Dog Baked
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It has happened again. Another dog handler had made a poor decision and, as a result, his K9 is dead.

This time it happened in Richland County, South Carolina - a NON-ASCT agency.

The handler had just returned, a few weeks earlier, from his basic canine course with his new 17 month old K9. For the handler to be on the street with the dog shows that he had apparently graduated from the handling school.

While observing another K9 team doing maintenance training, the handler ‘s dog was closed in his patrol unit and as the temperature rose K9 Atilla began to bake. The poor dog likely barked for release from the heating car, only to be ignored as just wanting to join the training. Atilla certainly panted excesively and gasped for cool air as the South Carolina ambient temperatures drove the interior of the car to upwards of 120 degrees F. As the temperature raised - it is physiologically active medicine that the K9 started to panic. His lack of oxygen and ever growing internal heat caused his body to offer one last panic stricken effort to escape from the oven like vehicle. The dog began to dig and scramble - barking furiously to get out of the car. But his handler likely didn’t notice - assuming the observant participant role, enjoying his view of another K9 being trained. In the car, Atilla had faught for his life for the last time. The heat spiked and the dog’s body could no longer protect him. He had nothing left. Atilla’s brain began to overheat and literally bake in the pressurized heat of the patrol car. The brain shut down to try and save itself. The K9 lost conscientious. The brain continued to cook, as the lack of oxygen deprived the entire body of life. Let’s avoid sugar coating the situation to make the handler feel better. Atilla died a slow, agonizing death.

The handler has been suspended, without pay, while the agency investigates the situation. The Patrol car had not yet been fitted with a heat sensor device.

Why did this happen? Why does this occur every year , across the nation. Why are handler’s making ridiculously idiotic, wantonly neglectful decisions? My thoughts are simple. TRAINING!

I, and I am sure you, would expect any adult, particularly a police officer, to have enough common sense to make certain that his K9 is protected from overheating. But that isn’t the case in many situations. Trust me, I have taught more handling schools than I can count. And I have encountered a load of dog handlers who don’t have the natural common sense of protecting the K9 in the heat. It’s not that these handlers are idiots - most just don’t have the experience with dogs to realize just how hot a car gets for a dog. And handlers frequently forget that dogs are basically wearing a fur coat - year round!

So we may ask - what about children? Surely the handler knows that kids die in cars when the windows are up and the air is off? Indeed handlers understand this. But again, many people don’t make the connection between dogs and children. Somehow dogs aren’t as important, in some eyes, as children. Some handlers even think that somehow a dog can take the heat. Mostly though, handlers do know that the heat will kill the dog but aren’t trained well enough to make safety a topmost priority.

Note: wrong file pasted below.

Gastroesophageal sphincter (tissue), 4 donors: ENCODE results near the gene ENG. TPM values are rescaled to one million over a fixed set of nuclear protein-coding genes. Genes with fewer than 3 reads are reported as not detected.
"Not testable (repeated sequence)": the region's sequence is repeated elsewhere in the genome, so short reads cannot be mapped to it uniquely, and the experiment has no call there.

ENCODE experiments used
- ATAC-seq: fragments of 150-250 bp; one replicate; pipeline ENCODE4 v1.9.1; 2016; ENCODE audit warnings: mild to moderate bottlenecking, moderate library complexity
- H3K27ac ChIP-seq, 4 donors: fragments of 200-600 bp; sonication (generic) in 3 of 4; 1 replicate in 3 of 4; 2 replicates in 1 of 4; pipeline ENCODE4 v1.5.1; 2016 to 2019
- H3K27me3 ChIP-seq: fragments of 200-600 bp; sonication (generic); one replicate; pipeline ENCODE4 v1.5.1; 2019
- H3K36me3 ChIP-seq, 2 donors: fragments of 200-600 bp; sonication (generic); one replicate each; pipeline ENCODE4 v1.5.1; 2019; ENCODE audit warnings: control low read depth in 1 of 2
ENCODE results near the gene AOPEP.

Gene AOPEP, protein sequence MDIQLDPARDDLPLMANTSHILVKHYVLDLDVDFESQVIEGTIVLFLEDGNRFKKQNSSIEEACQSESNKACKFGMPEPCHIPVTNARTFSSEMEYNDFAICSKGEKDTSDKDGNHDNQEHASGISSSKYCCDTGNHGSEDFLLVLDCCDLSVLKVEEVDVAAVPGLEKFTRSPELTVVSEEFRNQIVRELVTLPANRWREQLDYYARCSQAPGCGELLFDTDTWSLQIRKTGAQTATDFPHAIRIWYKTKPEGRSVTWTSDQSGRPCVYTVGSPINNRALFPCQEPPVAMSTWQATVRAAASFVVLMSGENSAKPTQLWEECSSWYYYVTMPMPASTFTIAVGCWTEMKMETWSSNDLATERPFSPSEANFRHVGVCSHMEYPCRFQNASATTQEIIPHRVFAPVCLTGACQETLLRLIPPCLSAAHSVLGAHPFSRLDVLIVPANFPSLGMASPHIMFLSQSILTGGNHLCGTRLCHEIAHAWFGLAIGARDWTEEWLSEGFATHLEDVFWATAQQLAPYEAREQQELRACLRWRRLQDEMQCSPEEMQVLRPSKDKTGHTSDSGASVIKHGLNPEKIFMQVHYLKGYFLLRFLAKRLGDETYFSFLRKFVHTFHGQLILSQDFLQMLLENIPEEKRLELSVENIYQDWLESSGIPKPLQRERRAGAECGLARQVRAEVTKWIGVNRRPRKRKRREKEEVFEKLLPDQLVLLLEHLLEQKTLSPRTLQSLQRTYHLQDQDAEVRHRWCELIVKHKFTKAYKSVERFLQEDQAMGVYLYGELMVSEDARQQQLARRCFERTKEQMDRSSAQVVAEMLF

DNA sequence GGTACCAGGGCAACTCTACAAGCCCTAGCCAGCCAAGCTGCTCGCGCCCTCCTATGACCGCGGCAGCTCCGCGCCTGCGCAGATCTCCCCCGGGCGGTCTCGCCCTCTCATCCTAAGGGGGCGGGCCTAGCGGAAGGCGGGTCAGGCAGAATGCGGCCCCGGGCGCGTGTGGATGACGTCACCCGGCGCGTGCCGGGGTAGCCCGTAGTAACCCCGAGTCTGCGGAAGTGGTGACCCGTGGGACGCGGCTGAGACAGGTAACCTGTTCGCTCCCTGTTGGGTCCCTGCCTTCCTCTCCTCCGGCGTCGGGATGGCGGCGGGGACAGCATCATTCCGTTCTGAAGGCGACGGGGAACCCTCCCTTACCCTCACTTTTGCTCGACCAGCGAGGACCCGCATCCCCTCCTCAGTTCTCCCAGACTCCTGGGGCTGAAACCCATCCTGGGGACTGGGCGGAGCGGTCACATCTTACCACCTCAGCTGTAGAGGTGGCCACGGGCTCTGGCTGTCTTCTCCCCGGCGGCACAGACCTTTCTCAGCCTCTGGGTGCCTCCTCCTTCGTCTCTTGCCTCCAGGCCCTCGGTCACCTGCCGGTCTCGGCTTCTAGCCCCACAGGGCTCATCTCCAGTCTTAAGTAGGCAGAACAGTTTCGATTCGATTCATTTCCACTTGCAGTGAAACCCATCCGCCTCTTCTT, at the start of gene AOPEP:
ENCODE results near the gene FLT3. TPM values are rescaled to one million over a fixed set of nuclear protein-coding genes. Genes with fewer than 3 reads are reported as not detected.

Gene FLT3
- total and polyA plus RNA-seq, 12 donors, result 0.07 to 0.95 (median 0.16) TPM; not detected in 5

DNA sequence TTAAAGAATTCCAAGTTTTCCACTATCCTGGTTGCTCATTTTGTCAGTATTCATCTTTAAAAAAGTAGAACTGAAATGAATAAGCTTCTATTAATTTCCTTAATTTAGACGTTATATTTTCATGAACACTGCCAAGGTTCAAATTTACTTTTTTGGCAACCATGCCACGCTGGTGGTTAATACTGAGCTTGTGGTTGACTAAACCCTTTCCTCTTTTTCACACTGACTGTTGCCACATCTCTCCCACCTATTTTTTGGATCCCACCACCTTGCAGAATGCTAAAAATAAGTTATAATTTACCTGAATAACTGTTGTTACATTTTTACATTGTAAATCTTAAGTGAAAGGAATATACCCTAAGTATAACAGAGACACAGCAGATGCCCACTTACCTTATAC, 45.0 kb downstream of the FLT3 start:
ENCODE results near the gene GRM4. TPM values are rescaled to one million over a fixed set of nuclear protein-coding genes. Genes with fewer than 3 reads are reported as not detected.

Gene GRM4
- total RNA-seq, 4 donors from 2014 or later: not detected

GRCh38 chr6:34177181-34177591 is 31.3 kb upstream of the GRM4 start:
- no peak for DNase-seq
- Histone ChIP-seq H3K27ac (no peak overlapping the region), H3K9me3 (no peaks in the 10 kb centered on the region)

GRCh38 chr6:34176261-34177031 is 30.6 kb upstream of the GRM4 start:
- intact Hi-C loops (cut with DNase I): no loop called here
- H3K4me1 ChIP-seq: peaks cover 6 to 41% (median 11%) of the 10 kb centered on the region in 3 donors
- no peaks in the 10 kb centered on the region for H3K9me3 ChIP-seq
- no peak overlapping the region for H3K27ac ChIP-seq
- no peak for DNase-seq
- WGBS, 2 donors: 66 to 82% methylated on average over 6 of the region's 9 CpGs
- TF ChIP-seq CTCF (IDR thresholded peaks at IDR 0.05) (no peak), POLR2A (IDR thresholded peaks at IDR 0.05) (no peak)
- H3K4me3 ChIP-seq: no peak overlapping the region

For me, I blame the trainer of this Richland County, SC K9 handler. I don’t know who trained the handler. But whoever it is should be held at partial fault for this sad situation. The trainer should have drilled the handler on safety of heat reduction to a great extent. Something he obviously didn’t do.

If I were a member of the Richland County administration, I would demand that Atilla be replaced by the trainer (without charge) and I would terminate the handler. This handler was not properly trained to avoid such a disaster. Trainers are responsible for teaching. Why was this handler not properly trained? Maybe the information was shared. Maybe the trainer did indeed give a brief cover of the safety. I doubt it - but maybe. Well, if so - the handler wasn’t forced to follow those safety rules - during the class . Otherwise, heat recognition and safety would have been engrained in the handler and K9 Atilla would be alive to see his 18th month.

THANKFULLY, I HAVE NEVER HAD A K9 HANDLER KILL HIS DOG IN A HOT CAR. And if it should occur - my wrath would be more than imaginable. I think my students realize this wrath and thus follow a strict protocol of K9 protection.

So - for all those who are reading this and don’t know what to do to protect the K9 from heat stroke - here are the ASCT requirements taught in basic handling classes.

ASCT handlers - these are a reminder for you - SAFTEY FIRST!

Non - ASCT trainers are encouraged to copy these down and implement them into your training.

VEHICLE RULES:

1. USE A HEAT SENSOR DEVICE - BUT KEEP IN MIND THAT THESE DEVICES ARE NOT FAILSAFE - THEY DO MALFUNTION - OFTEN. SO FOLLOW ALL THE RULES - ALL THE TIME.

2. ALWAYS KEEP A CROSS VENTILATION - WHEN PARKED, KEEP WINDOWS DOWN AT LEAST ¾ WAY - EVEN IN COOL WEATHER.

3. PARK IN SHADE WHENEVER POSSIBLE - EVEN IF YOU HAVE TO WALK FARTHER.

4. WHEN PARKED IN WARM WEATHER - ALWAYS KEEP WATER AVAILABLE IN THE CAGE.

5. NEVER - EVER - EVER - ALLOW THE K9 TO BE LEFT UNATTENDED IN THE BACK OF THE PATROL CAR FOR MORE THAN 20 MINUTES WITHOUT CHECKING ON BOTH THE DOG AND THE TEMPERATURE.

6. KEEP THE AIR-CONDITIONING ON HIGH. BUT KEEP THE WINDOWS DOWN. POP THE HOOD OF THE UNIT TO KEEP THE VEHICLE FROM OVERHEATING DURING STANDING PARKING.

Please protect you dogs. They are helpless without you. Get off your butts and check your dogs - often.


Chris Aycock

Senior Master Instructor

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